REVIEWSREVIEWS BYTheatre ReviewsTom Williams

Rapture, Blister, Burn


Directed by Kimberly Senior

At the Goodman Theatre, Chicago

Feminist debate clouds relationship drama

The characters and situations in Gina Gionfriddo’s Rapture, Blister, Burn ring hollow and the characters come off as caricatures of 21st Century women. We meet Gwen Harper (Karen Janes Woditsch), a housewife and former grad student with her underachieving husband Don (Mark L. Montgomery). They live a boringly mundane lives with two children. When they get a call from a woman who went to grad school with both thirteen years ago, old flames are rekindled. Catherine Croll (Jennifer Coombs) is a successful single feminist writer/educator who decided to move back to New England to care for her mother who suffered a heart attack.


Playwright Gina Gionfriddo has concocted a play designed to be a comedy of manners with a feminist edge, but it plays out as a shallow drama to facilitate Gionfriddo’s diatribe on the changes in feminist beliefs in the 21st Century. Add Catherine’s mother Alice (Mary Ann Thebus) as the voice of the per-feminist generation and the college student Avery (Cassidy Slaughter-Mason), the foul-mouthed youngster with much wisdom, and this work stretches credulity. It seems that the two 40somethings each are so dissatisfied with their lives that they agree to change places. Really? Gwen wants to move to NYC with her show tune loving teenage son and Catherine wants to settle down with a lover – Don while caring for her mother. It seems that the grass is greener on the other side of the street.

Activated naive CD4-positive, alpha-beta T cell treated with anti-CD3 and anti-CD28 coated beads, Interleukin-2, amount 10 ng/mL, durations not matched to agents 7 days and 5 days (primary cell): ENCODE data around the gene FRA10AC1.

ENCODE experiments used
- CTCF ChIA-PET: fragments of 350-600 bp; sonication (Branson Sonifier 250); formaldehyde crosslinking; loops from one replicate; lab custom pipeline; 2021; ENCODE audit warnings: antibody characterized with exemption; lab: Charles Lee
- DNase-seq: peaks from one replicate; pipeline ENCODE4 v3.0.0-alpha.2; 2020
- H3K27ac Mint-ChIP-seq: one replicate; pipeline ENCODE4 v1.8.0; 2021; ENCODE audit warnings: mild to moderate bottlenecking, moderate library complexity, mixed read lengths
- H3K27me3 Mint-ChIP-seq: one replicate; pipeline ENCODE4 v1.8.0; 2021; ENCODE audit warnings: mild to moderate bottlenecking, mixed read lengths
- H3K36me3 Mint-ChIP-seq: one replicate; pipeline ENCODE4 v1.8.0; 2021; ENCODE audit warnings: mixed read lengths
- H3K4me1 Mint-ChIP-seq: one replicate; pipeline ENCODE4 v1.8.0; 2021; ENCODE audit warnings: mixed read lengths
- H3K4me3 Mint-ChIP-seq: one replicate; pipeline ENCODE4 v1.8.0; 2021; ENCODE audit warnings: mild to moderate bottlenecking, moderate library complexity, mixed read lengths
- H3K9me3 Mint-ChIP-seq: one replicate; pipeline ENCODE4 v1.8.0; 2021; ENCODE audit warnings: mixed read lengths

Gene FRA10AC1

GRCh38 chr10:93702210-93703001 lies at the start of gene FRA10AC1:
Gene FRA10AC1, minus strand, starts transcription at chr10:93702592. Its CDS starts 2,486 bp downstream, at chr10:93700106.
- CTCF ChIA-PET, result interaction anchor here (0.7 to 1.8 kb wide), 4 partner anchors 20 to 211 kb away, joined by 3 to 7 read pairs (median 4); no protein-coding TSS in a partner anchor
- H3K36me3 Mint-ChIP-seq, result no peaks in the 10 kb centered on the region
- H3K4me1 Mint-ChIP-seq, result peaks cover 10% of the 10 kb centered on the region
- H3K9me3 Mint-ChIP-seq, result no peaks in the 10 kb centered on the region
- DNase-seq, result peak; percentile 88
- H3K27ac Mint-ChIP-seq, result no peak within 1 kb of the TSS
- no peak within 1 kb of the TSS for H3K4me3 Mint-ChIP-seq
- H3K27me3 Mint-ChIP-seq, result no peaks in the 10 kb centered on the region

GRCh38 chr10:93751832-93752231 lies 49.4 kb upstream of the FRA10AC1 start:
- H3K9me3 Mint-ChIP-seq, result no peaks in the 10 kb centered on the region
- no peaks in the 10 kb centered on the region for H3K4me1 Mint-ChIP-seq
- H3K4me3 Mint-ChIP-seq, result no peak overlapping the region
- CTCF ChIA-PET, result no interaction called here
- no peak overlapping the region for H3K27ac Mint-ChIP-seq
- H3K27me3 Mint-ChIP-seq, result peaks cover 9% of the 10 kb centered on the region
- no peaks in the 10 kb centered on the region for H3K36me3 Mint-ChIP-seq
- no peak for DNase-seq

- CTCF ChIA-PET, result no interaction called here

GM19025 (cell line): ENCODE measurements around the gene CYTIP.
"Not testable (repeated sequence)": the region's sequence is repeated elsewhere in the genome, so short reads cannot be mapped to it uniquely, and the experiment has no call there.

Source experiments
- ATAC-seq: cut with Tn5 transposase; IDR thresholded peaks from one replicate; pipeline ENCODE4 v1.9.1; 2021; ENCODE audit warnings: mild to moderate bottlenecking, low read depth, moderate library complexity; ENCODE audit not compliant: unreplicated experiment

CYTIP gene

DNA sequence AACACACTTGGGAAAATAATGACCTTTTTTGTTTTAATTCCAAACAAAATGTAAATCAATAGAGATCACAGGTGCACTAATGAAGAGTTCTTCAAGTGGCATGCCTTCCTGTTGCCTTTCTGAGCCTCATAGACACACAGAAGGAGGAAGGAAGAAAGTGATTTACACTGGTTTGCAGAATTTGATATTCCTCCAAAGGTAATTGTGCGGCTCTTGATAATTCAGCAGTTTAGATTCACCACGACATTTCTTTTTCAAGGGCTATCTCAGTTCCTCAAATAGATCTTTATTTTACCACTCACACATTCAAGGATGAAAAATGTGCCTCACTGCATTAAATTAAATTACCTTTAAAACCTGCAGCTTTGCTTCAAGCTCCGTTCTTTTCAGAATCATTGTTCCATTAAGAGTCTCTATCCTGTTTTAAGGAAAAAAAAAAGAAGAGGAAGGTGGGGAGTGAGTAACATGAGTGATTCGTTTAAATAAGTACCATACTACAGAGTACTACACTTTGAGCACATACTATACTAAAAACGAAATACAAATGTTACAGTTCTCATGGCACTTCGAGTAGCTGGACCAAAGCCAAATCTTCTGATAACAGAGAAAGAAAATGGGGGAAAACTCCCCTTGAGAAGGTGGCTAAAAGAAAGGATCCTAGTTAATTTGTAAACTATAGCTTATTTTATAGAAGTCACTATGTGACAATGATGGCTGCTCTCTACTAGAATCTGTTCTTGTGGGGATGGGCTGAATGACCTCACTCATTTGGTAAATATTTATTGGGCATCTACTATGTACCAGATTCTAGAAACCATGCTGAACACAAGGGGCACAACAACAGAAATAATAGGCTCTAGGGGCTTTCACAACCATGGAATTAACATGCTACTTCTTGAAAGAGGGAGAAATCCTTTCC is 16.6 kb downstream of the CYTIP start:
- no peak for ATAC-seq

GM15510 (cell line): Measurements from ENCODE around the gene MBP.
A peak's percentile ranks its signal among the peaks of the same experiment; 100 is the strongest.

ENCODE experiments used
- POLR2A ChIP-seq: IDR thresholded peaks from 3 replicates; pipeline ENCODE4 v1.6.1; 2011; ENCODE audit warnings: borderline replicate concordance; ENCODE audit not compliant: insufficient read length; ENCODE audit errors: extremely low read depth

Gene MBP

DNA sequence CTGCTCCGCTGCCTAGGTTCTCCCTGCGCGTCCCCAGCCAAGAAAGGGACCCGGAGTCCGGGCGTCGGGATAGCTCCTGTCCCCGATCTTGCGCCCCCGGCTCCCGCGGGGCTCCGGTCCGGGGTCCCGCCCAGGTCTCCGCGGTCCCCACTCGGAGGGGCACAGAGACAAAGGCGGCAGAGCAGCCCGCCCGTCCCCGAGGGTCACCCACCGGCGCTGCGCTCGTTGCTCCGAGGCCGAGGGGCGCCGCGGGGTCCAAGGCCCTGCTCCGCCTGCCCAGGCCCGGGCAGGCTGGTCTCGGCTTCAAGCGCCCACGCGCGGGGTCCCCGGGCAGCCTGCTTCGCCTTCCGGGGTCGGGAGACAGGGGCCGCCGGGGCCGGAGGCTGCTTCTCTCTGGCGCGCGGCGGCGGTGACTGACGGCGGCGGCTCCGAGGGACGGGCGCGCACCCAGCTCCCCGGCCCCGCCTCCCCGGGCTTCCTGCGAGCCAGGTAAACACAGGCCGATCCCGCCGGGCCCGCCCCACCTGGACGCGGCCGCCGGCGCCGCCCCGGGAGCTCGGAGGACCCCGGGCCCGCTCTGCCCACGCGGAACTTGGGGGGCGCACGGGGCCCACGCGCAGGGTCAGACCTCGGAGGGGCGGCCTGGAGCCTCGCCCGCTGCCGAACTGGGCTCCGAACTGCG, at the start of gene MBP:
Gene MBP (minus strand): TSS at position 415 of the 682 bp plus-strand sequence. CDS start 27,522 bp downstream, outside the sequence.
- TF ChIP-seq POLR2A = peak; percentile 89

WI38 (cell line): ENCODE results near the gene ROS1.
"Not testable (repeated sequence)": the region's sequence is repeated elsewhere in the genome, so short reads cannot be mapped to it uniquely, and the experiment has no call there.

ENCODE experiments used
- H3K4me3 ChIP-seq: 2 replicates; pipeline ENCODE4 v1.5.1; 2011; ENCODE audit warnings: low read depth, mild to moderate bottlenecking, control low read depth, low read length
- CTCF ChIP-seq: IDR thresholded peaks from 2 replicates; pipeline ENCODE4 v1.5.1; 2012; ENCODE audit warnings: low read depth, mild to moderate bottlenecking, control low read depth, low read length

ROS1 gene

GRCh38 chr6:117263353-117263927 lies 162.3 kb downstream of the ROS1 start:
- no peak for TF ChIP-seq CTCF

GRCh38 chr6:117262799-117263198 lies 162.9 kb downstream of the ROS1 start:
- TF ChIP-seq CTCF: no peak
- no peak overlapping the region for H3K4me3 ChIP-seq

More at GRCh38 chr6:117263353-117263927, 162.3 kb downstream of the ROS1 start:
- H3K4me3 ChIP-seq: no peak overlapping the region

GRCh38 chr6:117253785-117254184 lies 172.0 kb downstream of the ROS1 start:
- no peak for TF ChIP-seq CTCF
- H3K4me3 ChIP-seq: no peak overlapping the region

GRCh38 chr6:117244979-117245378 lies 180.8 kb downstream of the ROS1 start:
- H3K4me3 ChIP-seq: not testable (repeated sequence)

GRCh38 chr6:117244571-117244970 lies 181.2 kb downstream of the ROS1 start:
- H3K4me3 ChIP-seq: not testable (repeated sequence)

Filled with feminist debates and unrealistic plot situations, Rapture, Blister, Burn plays out as a “woman’s night out play” that depicts men through the weakling Don as inferior. But my main concern with this play is the lack of emotional depth and the lack of empathetic characters. These folks come off as pawns in Gionfriddo’ thinly disguised debate. I wonder why a major regional theatre company like the Goodman Theatre would mount such a thin, bland, and shallow play?

Jennifer Coombs and Cassidy Slaughter-Mason gave yeomen performances as they tried to make something with the weak script. Women will enjoy the feminist debate and the plays has its funny moments but men will not relate much to it.

Somewhat Recommended

Tom Williams

Talk Theatre in Chicago podcast

Date Reviewed: January 26, 2015

Jeff Recommended

For more info checkout the Rapture, Blister, Burn page at

At the Goodman Theatre, 170N. Dearborn, Chicago, IL, call 312-443-3825,, tickets $28 – $81, Wed & Thurs at 7:30 pm, Fridays & Saturdays at 8pm Sundays at 2 & 7:30pm, Thurs. & Sat at 2 pm, running time is 2 hours, 10 minutes with intermission, through February 22, 2015